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16 Responses

  1. Hi,

    The wall appears to be a conventional strawbale wall.

    My question is how would you keep the wall from being pushed off the rubble trench in a high wind area? It may no happen quickly, but over time the wind force could “walk” the wall off the rubble.


  2. Hi Ted. The mesh that is attached to the toe ups, pulled tight over the bales and then attached to the toe ups on the other side of the wall keep this wall locked in place and attached to the foundation. If the wall were taller and in a high wind environment, then I would use buttress walls to strengthen the “out of plane” direction of the wall. The location and size of those buttress walls would depend on the wind speed and wall height.

  3. Hi Andrew,Ted,

    I have plans to build one myself, and will finish it with a ceramic tiled “mini” cambrel or dual slope roof to protect the bales for rain and snow. In order to do just that I need a top beam which (as I learned on one of your posts) can tie down the bales to the toe ups. That should be enough to protect from strong winds also, don’t you think?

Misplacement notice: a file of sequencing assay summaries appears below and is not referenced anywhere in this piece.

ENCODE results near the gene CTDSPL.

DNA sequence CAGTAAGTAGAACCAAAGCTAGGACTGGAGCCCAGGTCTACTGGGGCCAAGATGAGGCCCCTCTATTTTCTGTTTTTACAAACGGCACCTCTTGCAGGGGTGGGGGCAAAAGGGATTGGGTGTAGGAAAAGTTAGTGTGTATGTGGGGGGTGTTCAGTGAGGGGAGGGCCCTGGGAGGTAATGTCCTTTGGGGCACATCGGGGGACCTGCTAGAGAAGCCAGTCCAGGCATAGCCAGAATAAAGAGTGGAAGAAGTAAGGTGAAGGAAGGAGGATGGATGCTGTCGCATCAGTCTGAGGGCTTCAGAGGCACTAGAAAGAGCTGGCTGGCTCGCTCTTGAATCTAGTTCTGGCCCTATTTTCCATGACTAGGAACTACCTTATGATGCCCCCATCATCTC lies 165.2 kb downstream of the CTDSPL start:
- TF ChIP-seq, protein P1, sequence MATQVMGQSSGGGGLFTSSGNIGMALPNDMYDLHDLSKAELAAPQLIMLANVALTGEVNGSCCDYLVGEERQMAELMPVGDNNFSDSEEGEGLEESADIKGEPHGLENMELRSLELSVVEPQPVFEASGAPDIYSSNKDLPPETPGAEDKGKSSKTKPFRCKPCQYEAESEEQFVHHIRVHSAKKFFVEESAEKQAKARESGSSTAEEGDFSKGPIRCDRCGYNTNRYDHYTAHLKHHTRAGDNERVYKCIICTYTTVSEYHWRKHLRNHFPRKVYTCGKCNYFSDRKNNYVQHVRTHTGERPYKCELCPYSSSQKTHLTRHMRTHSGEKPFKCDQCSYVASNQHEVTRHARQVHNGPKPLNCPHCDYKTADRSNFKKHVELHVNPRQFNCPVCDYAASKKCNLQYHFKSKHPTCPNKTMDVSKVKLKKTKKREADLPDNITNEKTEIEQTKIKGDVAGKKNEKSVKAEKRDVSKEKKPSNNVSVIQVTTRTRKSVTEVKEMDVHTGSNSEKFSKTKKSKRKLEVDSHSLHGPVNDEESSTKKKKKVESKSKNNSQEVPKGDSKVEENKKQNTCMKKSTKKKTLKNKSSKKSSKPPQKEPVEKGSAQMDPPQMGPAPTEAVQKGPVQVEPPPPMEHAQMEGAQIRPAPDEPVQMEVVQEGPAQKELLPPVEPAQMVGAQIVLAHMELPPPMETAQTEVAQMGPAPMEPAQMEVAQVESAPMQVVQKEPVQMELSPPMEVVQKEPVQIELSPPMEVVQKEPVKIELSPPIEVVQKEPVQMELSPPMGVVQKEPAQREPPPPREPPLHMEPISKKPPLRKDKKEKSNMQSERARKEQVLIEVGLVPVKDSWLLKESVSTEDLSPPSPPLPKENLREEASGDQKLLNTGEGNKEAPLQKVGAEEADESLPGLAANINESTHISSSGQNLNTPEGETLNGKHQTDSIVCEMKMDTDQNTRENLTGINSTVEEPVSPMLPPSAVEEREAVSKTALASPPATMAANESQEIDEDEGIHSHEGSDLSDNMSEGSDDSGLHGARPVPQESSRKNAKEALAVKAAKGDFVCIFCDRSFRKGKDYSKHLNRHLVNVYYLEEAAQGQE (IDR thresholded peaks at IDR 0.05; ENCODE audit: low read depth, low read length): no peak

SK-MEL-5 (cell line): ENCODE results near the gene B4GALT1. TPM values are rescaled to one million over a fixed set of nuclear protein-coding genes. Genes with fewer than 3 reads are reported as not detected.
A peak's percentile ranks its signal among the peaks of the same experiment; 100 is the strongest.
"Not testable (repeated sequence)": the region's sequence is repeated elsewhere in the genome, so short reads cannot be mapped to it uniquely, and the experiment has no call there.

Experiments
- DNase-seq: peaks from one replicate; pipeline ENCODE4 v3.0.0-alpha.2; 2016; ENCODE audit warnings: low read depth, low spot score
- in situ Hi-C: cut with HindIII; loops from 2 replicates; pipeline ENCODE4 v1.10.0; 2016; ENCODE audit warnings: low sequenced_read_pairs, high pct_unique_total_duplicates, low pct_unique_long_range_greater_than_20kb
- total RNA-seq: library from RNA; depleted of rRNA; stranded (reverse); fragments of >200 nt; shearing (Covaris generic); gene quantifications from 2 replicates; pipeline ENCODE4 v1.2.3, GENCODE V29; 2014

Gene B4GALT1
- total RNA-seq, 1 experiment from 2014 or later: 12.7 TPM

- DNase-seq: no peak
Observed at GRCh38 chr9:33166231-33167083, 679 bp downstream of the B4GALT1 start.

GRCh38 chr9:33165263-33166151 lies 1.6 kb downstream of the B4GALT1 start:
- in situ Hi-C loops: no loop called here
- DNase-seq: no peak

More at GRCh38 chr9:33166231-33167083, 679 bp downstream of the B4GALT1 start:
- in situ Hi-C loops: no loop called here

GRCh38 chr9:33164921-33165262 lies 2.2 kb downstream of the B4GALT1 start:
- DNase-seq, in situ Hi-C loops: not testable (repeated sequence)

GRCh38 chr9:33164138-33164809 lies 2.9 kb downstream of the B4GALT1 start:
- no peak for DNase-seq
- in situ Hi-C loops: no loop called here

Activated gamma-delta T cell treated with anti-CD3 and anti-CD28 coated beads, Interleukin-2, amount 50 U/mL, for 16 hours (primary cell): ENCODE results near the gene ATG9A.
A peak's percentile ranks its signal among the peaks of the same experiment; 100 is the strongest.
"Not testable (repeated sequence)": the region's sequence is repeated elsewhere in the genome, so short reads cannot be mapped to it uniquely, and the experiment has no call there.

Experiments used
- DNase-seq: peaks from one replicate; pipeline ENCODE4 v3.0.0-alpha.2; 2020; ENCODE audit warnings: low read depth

4. Andrew, now that it’s much too late I’m wondering about rubble-trench foundations for strawbale houses. Are those practical in this earthquake Zone C (or is it D?) area? I specified them when we took the plans to the engineer, but he ignored the idea and specified a conventional concrete foundation — about 25 yards’ worth!…Jerry

  5. They can be if they are designed properly. They need additional details to resist uplift. It can be done for sure, but it takes the right person designing it and a willingness to not take the “standard easy way out.”

  6. Hi Andrew,
    Santa Fe this Spring (2011)! It is just what I want to do and where I am!! Could you email me information on registration? Thanks!

  7. Hi Beth. Thanks for your email. I have some bad news though…the workshop in Santa Fe is not happening as the host’s mother has gotten very ill and so the host will need to focus her efforts on helping her. It’s a sad situation for everyone, most notably the host and her mother. I wish them the best and hope that a quick recovery is possible. I apologize for the misleading information ion the blog post. I will have to remove that. Thanks for alerting me to it.